District food services support students, families


Erin Kee

Meals are given out via a drive-thru system at the Central Kitchen District Office.

The Sequoia Union High School District (SUHSD) has provided food services for its community since the beginning of the school year to help those heavily affected by the pandemic.

Currently, meals are served at Carlmont High School, Menlo-Atherton High School, and East Palo Alto Academy from 10 a.m. to 1 p.m. and at the Central Kitchen District Office from 10 a.m. to 4 p.m. on Mondays. Food services are open to all students and children under 18, regardless of whether they’re in the district.

According to the SUHSD food services website, one week’s worth of breakfast and lunch meals are provided every Monday. The department aims to provide nutritious meals for the entire student body.

“A lot of parents lost their jobs, and a lot of hours were cut back, which cuts into rent, food, etc. Our district just decided that we were going to help out to get these families the food and the help they needed during these times,” said Hector Moreno, the food service lead at Carlmont.

We have regulars every week. Probably about 20 families that come in religiously and every week they just express their gratitude.”

— Hector Moreno

The food services have alleviated stress from many families and students. Justin Wong, a senior, has found the service to be beneficial during the school year.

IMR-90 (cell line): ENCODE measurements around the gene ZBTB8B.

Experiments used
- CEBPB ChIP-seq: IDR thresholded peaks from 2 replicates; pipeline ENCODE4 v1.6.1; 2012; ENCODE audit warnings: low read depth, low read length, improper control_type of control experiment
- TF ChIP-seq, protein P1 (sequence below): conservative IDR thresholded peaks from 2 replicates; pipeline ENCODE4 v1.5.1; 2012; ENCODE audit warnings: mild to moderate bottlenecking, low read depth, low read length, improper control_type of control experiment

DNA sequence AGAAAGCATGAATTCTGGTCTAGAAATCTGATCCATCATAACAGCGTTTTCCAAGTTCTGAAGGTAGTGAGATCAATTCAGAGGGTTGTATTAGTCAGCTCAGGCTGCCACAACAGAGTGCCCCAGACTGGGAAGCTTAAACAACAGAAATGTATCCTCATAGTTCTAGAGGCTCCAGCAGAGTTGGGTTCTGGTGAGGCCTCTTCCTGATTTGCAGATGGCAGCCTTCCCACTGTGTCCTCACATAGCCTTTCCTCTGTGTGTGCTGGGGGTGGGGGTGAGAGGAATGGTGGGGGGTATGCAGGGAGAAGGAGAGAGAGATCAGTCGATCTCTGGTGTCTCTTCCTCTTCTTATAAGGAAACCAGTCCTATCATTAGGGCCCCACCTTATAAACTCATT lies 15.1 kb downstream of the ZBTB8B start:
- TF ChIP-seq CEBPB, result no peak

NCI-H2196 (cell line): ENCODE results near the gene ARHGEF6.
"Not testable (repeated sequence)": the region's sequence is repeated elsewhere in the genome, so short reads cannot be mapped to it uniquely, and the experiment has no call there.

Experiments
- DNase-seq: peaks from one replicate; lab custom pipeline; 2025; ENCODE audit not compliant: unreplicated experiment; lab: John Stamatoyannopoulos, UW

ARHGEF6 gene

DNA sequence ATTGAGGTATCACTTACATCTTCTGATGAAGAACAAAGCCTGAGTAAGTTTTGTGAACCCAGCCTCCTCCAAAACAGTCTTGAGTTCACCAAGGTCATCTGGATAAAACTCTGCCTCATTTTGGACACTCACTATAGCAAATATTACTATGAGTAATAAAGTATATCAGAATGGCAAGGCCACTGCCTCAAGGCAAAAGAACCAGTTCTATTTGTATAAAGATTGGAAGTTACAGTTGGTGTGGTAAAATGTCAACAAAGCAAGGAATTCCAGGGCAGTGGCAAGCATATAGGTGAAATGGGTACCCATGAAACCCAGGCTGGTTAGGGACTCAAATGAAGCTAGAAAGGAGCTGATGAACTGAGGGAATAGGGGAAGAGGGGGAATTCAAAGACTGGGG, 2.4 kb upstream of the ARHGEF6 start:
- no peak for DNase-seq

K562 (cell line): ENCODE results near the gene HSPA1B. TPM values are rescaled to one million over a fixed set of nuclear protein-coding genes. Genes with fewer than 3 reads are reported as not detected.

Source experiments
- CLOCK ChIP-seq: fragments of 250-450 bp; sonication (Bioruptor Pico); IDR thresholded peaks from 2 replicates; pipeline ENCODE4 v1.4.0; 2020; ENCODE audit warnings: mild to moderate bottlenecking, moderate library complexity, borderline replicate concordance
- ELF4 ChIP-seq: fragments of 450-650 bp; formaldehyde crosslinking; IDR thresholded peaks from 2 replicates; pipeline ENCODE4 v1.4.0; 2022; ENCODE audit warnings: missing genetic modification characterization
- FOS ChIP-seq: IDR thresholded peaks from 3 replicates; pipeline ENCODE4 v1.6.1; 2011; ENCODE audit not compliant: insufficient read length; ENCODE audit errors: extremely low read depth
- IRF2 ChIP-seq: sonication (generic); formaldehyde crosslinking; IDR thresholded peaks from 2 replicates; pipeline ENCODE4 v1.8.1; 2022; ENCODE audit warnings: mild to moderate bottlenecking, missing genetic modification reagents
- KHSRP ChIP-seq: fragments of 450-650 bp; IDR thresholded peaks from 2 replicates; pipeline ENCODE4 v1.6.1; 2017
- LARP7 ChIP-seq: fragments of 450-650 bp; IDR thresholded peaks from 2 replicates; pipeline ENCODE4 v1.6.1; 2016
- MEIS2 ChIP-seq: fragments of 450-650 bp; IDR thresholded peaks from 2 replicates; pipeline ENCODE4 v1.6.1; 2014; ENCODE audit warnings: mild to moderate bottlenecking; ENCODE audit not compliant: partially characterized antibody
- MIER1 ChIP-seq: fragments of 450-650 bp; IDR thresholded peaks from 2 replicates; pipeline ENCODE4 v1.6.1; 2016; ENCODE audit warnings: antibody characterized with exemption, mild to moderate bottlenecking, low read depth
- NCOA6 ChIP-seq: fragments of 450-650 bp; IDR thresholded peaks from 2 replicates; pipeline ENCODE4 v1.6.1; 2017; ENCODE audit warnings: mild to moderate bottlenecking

“Free meals have been really helpful during this time of COVID-19. My parents are often too busy to prepare lunch. It’s also harder to go out to get things like groceries,” Wong said. 

The district considers food allergies and other dietary needs while also meeting federal nutrition standards with their food services. Under their wellness policy, the district hopes to also provide students with opportunities to learn about and practice healthy eating through available foods and beverages. 

While any student can pick up meals on Mondays, there is also a Free and Reduced Meal Program provided by the district. Students can apply to the program and get additional benefits besides free meals. Such benefits include reduced fees for academic tests, internet access, and school funding. 

“I really appreciate having the drive-thrus. I think having school through Zoom exacerbated the opportunity gap, and people who have less access to the internet, technology, and were supported by services offered by the school in person were hit hardest,” said Katie Chen, a senior. “I really value the effort the district is putting into addressing this issue and supporting our students.”

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